Channel 4’s bold plans for Leeds which will no longer go ahead

Channel 4 only moved to Leeds last year, but its “bold” plans to make the city its new national headquarters are already in jeopardy.

The government announced last month that Channel 4 will be privatized. It comes just months after the publicly-owned broadcaster moved its national headquarters to Leeds in a move which was described as the biggest shake-up in its 39-year history.

During discussions with ministers, Channel 4 submitted bold and ambitious proposals to place Leeds at the forefront of its growth over the next decade. The scheme, titled ‘4: The Next Episode’, would have seen more jobs created in Yorkshire and an even greater emphasis on working with independent creative industries outside London.

Read more: Channel 4 hits out at government privatization plans as broadcaster unveils its own ‘game-changing’ proposals

Speaking about Channel 4’s first year in Leeds, Mahon said: “It’s a joy, because we are changing what has been practically a creative wasteland for television outside of London for decades. It is starting to make a difference.”

In a drastic step, Channel 4 today made its future proposals public. Although the ‘4: The Next Episode’ plans are now unlikely to go ahead due to the government’s decision to privatise the broadcaster, Mahon has published Channel 4’s own alternative vision for Leeds to let viewers know what else was on the table.

More jobs in Leeds



Channel 4 CEO Alex Mahon
Channel 4 CEO Alex Mahon

Channel 4 initially promised to create 200 jobs in Leeds, but there were plans in the pipeline to push that number even higher in the coming years. With new hubs also springing up in Glasgow and Bristol, Channel 4 now currently employs more than 400 members of staff outside London and that number was set to increase further still.

“We have grown rapidly in Leeds and the Majestic,” said Jonathan Allan, Channel 4 chief operating officer. “We’ve got nearly 400 roles outside London now.

“We proposed as part of the new plan to take that to 600. It would mean the majority of Channel 4 roles would have been outside London, so it would have made us a truly national broadcaster.”

£ 100 million investment

Channel 4 says it is committed to “tackling skills shortages across the UK”. One of its major schemes to do so is its 4Skills program, which provides a pathway for disadvantaged youngsters to enter the television industry.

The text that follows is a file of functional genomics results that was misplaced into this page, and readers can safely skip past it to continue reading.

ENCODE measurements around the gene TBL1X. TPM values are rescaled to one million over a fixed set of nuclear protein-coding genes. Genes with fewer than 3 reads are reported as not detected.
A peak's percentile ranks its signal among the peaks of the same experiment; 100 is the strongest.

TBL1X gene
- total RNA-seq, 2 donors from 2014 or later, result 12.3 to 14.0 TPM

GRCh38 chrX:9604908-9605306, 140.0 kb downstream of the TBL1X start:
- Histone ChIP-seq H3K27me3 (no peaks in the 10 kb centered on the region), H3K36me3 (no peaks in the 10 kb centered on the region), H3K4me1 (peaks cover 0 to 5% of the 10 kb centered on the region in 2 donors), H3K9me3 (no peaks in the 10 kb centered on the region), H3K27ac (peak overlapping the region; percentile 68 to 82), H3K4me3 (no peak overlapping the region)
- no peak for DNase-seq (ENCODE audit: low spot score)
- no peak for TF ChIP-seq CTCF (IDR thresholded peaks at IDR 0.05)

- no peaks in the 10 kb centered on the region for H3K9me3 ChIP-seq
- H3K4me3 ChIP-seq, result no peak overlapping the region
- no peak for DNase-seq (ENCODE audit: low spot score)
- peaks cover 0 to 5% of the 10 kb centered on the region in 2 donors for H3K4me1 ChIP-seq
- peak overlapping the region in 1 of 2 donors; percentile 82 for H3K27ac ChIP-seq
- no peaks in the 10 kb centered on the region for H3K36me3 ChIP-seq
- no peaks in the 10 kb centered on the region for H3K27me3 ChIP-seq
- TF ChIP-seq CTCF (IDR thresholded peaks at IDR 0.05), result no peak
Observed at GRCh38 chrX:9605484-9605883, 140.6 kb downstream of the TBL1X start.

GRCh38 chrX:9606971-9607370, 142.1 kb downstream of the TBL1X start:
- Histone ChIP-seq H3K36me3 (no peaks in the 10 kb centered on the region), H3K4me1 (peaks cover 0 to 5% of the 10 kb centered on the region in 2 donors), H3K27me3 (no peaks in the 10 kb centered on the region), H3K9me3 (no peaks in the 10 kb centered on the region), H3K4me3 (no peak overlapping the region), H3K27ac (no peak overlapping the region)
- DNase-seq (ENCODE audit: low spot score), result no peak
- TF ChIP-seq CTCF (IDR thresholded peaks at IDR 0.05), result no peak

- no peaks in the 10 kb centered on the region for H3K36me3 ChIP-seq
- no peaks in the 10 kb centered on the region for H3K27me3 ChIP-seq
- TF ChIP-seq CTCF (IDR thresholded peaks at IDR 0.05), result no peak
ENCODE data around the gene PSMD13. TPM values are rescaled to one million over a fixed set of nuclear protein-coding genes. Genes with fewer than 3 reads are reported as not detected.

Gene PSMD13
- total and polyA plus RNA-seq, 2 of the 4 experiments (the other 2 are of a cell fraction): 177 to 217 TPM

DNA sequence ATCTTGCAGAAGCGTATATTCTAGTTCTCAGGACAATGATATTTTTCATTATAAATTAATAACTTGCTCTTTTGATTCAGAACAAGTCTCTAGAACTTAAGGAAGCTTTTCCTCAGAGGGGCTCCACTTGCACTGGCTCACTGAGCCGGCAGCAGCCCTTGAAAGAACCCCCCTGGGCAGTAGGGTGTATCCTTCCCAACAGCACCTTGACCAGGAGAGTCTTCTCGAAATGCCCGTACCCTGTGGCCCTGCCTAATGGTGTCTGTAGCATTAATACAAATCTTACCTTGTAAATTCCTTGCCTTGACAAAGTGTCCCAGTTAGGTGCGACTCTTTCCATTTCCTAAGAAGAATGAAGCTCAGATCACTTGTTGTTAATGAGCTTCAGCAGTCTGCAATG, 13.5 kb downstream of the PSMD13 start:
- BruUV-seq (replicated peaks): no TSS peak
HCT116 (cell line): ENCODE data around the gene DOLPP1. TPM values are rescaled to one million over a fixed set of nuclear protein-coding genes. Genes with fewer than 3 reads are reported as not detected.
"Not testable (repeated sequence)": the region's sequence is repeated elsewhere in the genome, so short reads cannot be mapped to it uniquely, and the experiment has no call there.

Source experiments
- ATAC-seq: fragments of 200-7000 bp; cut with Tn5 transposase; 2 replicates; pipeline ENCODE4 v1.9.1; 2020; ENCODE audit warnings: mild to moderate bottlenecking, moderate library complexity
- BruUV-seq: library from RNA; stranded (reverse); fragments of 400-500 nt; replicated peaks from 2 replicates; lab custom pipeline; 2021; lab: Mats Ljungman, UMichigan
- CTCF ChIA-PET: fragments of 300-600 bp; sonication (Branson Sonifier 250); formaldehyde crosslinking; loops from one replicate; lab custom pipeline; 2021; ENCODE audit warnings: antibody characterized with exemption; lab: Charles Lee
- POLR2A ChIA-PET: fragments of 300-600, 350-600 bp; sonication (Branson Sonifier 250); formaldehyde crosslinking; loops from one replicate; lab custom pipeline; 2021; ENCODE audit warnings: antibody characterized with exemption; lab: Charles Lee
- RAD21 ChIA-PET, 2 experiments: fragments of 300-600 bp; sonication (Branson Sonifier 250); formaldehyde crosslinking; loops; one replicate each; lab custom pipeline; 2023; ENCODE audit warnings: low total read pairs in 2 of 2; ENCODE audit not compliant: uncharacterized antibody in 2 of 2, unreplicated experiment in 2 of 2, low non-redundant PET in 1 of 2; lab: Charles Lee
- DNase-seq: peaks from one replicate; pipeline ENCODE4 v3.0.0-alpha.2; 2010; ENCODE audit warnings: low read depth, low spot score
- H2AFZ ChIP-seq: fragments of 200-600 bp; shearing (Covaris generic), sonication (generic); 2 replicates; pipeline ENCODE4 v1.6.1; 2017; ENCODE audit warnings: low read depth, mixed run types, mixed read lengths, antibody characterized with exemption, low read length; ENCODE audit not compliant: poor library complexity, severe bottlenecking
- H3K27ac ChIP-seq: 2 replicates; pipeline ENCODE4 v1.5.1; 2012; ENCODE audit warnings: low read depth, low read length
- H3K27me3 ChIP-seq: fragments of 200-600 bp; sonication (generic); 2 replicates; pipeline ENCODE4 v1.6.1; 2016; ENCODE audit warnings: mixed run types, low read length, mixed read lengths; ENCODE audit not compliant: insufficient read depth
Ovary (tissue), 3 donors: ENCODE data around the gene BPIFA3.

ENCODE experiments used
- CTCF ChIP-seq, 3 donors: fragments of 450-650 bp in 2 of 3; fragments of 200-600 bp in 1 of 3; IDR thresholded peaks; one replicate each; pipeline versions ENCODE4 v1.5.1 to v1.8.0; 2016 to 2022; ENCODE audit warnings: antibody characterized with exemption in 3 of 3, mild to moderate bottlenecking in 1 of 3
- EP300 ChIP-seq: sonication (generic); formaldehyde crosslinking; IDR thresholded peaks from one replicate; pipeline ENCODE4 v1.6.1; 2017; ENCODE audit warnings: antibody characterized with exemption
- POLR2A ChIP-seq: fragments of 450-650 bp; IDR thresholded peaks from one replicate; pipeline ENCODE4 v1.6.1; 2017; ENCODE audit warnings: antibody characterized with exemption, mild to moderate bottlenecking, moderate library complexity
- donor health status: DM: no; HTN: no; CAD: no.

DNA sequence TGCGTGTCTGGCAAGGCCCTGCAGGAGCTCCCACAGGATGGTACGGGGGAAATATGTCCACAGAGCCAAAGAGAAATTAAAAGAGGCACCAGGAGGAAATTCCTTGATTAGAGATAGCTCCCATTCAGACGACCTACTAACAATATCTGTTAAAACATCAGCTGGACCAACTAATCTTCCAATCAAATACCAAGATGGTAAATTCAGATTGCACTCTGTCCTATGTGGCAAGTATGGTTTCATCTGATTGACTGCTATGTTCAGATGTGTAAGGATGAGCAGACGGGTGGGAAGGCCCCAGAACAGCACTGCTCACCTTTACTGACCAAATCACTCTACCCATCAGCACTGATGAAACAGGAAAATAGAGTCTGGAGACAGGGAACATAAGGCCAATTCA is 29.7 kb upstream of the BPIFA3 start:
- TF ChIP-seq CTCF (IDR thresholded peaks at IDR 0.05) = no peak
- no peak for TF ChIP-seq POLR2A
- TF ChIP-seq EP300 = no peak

The broadcaster told ministers it wanted to put a further £ 100 million into its 4Skills hub in Leeds to “supercharge” the program.

“These changes could potentially have a major impact on the television landscape,” said Mahon.

‘Dramatic expansion’ in Leeds

While much of the focus in recent weeks has been on the new Channel 4 News studio in Leeds, the digital content team is a far bigger part of the broadcaster’s new team in Leeds. The 4: The Next Episode plans would have seen bosses “dramatically expand” 4Studio to strengthen its relation with younger audiences and target misinformation. This would have created up to 200 jobs in Leeds by 2024.

A boost for Yorkshire independents

Practically all of Channel 4’s content is sourced from independent firms. The move to Leeds was music to the ears of dozens of local creative industries who were desperate to work with the national broadcaster.

Sally Joynson, chief executive of Screen Yorkshire, was one of the most vocal backers of Channel 4’s alternative plans. She said: “Channel 4’s new national HQ in Leeds sends a hugely important message – that you can make a career from here – and particularly for the more economically deprived parts of Yorkshire, that is game-changing.”

However, experts have warned that privatising Channel 4 will be “a big blow” to the entire industry. Matt Richards, managing director of Leeds-based production company Air TV, said: “There has been a big commitment by Channel 4 to level up in the last few years and that’s now in jeopardy.”

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